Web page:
Celiac disease (gluten-sensitive enteropathy, celiac sprue) is a common disease with significant morbidity and mortality. It is caused by sensitivity to the dietary protein gluten, resulting in a chronic enteropathy in the small intestine. Celiac disease is now recognized to be a common disease, with reports that the disease frequency is 1:133 in the United States, similar to European estimates. There is recent evidence to suggest that the incidence of the disease is rising. Occult disease is frequently present with minimal classic symptoms or signs. The ratio of symptomatic to asymptomatic celiac disease is estimated to be 1:7. Some complications of celiac disease include lymphoma, osteoporosis, anemia, miscarriages, seizures, vitamin deficiencies, and co-occurrence of other autoimmune diseases. The only treatment is a gluten-free diet, so that recurrence of symptoms and complications may occur after minor dietary indiscretions. Identifying the underlying genetic causes of celiac disease may allow us to identify susceptible individuals, as well as advance new ways to prevent the disease and to treat it once it occurs. Several genome-wide linkage studies and one genome-wide association study of celiac disease have been conducted. Other than the common locus at HLA, few putative celiac disease loci have been replicated between studies, suggesting that the disease is heterogeneous and complex. A portion of the genetic predisposition can be attributed to HLA, but the etiology is likely due to a number of rare, high penetrant genes (as would be identified in linkage analysis) and to more common, low penetrant genes (as would be identified in association studies). The objective of this study is to identify new loci that increase risk to develop celiac disease. We will capitalize on existing North American resources, including two large collections of celiac cases and controls (Aim 1) and an independent set of celiac cases and their families (Aim 3). We propose a comprehensive multi- stage approach, with the following specific aims.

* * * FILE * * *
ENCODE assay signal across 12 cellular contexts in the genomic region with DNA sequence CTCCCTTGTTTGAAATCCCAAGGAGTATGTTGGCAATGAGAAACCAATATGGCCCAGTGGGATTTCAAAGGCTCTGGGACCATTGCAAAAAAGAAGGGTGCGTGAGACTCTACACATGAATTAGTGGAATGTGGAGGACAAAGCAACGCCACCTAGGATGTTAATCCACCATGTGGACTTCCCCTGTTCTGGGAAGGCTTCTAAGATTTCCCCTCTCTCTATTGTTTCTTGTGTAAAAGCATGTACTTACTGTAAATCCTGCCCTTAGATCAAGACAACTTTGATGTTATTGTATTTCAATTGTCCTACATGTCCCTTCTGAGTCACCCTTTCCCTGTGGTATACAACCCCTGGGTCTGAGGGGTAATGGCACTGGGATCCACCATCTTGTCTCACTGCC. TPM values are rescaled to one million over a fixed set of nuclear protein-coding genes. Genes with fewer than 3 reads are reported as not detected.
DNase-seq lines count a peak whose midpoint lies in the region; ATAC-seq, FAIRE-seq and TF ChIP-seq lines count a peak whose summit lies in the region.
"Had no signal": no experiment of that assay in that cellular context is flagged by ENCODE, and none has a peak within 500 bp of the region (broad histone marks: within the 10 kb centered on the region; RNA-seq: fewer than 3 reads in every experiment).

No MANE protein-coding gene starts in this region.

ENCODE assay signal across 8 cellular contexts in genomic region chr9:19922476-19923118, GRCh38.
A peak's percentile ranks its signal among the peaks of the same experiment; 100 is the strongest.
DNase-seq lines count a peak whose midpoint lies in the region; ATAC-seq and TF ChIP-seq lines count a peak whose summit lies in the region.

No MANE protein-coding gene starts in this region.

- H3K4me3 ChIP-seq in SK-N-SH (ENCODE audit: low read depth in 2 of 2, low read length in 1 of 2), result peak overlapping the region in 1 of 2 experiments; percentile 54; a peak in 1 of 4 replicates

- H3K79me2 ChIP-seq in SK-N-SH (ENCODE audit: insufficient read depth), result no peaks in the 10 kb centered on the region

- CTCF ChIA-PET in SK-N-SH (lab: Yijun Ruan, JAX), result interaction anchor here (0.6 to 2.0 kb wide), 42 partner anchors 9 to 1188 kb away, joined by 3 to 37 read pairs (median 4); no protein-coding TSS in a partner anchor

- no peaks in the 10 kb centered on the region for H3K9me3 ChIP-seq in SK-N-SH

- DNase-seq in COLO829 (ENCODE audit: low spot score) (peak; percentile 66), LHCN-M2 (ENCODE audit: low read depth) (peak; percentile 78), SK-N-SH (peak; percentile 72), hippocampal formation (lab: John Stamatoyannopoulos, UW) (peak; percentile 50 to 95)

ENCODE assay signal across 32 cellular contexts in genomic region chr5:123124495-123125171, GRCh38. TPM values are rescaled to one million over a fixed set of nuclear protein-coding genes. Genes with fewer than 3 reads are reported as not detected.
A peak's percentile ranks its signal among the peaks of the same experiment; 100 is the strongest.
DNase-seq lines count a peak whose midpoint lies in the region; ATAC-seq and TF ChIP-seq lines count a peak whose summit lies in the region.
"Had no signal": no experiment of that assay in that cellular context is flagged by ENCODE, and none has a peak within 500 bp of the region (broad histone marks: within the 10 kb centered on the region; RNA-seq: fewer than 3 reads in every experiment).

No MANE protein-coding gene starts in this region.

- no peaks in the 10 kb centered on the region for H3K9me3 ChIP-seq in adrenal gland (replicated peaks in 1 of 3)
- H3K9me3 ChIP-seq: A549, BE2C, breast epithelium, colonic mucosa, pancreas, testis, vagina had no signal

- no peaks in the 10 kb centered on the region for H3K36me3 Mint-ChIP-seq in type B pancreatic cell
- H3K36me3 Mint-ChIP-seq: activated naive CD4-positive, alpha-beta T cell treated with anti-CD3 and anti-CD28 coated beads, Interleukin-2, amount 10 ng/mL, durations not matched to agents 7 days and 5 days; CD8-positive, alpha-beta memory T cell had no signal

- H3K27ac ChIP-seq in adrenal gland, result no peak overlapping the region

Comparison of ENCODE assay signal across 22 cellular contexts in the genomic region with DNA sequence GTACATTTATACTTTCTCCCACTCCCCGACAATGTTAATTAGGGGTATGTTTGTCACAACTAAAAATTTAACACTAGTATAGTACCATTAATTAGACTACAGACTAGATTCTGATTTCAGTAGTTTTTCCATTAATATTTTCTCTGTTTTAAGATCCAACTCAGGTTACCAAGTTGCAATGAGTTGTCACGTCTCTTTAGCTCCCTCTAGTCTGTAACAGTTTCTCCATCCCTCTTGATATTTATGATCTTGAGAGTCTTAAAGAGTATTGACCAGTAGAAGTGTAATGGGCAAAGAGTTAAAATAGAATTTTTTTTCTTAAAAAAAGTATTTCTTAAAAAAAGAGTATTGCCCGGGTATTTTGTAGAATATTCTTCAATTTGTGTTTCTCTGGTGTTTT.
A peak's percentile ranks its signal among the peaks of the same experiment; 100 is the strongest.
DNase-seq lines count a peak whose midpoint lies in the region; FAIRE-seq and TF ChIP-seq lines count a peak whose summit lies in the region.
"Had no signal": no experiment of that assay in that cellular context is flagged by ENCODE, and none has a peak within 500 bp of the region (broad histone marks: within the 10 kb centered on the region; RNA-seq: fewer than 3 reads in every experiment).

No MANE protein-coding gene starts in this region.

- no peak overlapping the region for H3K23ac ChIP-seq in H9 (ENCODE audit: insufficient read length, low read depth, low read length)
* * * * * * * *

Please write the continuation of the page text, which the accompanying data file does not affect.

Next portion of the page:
In Aim 1, we will conduct a genome-wide association (GWA) study of single nucleotide polymorphisms (SNPs) and copy number variants (CNVs). The GWA will include1900 disease cases and 3400 matched controls, genotyped using the Illumina Human 610-quad chip. Statistical analyses will be performed to test for associations with celiac disease.
In Aim 2, we will conduct a combined analysis of our GWA dataset from Aim 1 and a previous GWA dataset to identify additional low- penetrance loci.
In Aim 3, we will attempt to replicate significant findings from the GWA study in two independent sample sets. At the conclusion of this study, we expect to have validated a number of SNPs and CNPs from regions in the genome that alter the risk of developing celiac disease. These SNPs may prove useful at both the clinical and research level. The data from the study will be shared with the scientific community.
This proposal is focused on identifying genes that increase risk to develop celiac disease, a common disease with a population prevalence of almost 1% (1:133) in the United States. Celiac disease is associated with significant morbidity and mortality, and the only therapy is a gluten-free diet, which places a significant dietary burden on the affected individual. The identification of underlying genetic causes for the disease will allow us to identify susceptible individuals, as well as possibly identify better ways to prevent the disease from occurring and to treat it once it occurs.
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